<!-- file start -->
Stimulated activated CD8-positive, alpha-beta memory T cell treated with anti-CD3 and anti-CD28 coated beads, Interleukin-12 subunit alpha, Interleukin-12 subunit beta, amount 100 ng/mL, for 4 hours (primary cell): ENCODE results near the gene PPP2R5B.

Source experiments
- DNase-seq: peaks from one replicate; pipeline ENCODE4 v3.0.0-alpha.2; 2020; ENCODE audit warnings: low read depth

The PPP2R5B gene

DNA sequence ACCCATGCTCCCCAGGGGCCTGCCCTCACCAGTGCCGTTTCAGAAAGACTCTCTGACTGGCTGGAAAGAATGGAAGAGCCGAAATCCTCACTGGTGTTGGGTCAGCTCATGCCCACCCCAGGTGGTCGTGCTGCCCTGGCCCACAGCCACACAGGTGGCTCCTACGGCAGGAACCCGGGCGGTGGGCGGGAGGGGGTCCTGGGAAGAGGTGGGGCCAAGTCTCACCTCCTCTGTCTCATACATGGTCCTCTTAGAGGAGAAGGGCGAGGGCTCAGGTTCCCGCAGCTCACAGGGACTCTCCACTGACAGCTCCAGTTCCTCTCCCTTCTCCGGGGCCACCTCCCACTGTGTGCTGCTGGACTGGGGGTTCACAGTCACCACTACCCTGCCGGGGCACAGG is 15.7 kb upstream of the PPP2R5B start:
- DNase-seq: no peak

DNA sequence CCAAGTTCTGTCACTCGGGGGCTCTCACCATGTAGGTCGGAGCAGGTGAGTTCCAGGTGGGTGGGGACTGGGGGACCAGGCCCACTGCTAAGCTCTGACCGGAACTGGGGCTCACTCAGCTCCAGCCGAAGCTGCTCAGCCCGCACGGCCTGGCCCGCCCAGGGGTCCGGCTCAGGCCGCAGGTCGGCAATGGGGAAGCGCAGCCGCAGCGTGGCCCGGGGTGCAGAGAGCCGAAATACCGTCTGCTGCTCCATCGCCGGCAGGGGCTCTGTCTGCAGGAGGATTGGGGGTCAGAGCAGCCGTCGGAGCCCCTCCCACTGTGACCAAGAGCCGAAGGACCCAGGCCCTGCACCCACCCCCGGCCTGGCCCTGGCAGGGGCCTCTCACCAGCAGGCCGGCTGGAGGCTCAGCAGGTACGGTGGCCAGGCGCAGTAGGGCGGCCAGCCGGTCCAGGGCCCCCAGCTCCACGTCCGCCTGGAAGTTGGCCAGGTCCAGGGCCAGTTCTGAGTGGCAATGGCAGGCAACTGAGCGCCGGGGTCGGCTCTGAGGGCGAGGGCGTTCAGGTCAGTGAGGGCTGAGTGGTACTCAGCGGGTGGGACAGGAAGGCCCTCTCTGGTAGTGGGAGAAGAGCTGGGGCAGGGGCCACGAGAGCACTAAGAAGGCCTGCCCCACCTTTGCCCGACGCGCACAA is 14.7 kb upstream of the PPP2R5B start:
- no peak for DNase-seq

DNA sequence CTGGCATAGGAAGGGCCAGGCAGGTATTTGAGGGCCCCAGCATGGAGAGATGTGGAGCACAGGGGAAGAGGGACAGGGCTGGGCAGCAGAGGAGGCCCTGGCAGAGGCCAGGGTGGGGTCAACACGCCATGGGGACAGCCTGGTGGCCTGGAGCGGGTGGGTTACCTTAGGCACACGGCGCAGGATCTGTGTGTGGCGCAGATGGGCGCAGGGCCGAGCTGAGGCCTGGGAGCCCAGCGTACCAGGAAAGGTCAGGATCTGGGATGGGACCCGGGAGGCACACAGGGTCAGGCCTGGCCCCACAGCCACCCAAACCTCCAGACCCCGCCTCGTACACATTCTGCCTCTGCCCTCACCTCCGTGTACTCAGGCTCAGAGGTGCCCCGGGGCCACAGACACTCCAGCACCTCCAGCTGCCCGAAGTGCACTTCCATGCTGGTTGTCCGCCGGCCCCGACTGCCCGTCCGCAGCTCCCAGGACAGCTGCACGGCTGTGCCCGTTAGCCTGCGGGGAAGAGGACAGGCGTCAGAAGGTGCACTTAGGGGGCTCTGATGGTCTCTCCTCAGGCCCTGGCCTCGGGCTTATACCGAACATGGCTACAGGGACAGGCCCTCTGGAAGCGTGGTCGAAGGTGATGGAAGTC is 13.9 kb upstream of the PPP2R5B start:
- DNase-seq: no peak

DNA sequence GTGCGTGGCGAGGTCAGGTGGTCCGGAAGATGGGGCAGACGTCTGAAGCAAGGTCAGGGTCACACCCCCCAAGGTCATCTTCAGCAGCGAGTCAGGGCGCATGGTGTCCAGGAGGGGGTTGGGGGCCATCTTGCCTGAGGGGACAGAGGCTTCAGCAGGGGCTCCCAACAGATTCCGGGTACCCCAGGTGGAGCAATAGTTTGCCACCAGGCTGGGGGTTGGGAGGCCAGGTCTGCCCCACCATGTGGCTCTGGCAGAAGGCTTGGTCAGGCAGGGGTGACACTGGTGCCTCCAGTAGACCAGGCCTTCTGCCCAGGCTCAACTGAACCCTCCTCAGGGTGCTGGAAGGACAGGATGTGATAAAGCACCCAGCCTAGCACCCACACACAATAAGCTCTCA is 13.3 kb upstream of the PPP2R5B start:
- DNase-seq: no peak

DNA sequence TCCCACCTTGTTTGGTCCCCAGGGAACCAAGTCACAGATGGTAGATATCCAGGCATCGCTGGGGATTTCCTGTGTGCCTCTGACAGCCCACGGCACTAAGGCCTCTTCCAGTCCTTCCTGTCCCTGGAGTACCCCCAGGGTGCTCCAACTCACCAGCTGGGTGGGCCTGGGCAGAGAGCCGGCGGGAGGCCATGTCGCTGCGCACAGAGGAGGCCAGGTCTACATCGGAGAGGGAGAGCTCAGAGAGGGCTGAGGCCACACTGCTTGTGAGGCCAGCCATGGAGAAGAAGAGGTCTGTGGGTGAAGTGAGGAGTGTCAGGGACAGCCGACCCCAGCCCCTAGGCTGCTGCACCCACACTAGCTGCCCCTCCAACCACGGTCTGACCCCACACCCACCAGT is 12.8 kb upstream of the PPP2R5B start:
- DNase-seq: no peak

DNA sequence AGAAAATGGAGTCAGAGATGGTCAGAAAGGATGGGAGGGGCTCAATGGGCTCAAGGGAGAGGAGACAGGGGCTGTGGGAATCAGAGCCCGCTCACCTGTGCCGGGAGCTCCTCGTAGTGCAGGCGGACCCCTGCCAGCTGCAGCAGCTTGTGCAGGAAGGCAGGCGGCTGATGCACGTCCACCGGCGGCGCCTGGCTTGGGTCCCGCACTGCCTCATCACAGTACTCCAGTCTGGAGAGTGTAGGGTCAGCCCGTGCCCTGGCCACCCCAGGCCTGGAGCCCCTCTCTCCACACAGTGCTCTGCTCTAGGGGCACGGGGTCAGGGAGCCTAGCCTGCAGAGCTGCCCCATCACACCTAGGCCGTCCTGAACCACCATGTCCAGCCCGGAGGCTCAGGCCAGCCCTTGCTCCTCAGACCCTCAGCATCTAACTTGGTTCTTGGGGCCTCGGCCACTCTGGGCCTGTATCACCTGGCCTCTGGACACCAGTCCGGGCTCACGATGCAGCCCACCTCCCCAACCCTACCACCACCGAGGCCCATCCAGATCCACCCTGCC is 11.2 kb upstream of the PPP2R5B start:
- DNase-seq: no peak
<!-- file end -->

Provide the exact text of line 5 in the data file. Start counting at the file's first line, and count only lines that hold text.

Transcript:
DNA sequence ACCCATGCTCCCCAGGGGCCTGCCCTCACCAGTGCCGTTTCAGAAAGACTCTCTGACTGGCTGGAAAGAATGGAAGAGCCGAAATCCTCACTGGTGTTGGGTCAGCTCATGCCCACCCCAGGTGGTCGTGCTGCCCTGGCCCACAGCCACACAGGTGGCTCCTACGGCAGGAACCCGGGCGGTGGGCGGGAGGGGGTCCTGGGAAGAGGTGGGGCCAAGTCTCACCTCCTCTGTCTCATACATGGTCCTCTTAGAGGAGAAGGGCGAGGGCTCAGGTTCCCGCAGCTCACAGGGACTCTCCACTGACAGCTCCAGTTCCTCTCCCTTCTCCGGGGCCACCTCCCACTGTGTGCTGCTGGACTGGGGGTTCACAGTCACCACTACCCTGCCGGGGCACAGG is 15.7 kb upstream of the PPP2R5B start: